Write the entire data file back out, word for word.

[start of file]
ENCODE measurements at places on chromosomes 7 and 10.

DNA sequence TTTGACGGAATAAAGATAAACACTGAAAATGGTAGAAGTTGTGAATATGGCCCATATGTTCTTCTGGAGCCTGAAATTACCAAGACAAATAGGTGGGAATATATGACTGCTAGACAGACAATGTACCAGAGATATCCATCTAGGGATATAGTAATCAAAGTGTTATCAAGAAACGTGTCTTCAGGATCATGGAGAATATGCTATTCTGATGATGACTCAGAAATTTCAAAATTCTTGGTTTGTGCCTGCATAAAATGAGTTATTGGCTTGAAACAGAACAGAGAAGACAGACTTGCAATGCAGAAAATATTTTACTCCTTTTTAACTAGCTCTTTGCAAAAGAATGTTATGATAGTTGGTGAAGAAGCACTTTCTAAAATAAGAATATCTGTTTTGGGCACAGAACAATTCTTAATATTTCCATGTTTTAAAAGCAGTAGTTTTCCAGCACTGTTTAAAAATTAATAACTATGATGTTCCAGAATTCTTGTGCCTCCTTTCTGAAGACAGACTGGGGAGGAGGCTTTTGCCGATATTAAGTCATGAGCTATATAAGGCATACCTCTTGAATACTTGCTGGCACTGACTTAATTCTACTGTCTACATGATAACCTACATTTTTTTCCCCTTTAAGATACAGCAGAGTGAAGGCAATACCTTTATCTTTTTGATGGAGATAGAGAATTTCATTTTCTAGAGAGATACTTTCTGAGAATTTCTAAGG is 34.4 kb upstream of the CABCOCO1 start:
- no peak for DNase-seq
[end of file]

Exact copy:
ENCODE measurements at places on chromosomes 7 and 10.

DNA sequence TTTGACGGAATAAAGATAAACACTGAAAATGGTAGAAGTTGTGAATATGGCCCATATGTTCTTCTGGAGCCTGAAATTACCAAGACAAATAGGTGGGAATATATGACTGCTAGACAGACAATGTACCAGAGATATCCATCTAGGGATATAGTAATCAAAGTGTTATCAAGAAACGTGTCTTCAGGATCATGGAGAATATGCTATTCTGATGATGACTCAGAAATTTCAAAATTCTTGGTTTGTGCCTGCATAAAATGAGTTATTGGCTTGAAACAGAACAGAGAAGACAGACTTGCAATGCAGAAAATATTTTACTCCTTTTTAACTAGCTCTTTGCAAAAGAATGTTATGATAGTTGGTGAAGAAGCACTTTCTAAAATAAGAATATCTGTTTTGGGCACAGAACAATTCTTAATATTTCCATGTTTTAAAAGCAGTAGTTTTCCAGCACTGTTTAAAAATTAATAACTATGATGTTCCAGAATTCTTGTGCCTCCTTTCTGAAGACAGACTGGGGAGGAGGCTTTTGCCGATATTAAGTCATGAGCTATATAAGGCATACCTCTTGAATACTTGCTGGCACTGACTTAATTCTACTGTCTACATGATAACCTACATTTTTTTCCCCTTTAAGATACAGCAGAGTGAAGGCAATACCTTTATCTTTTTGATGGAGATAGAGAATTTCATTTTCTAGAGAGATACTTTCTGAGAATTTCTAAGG is 34.4 kb upstream of the CABCOCO1 start:
- no peak for DNase-seq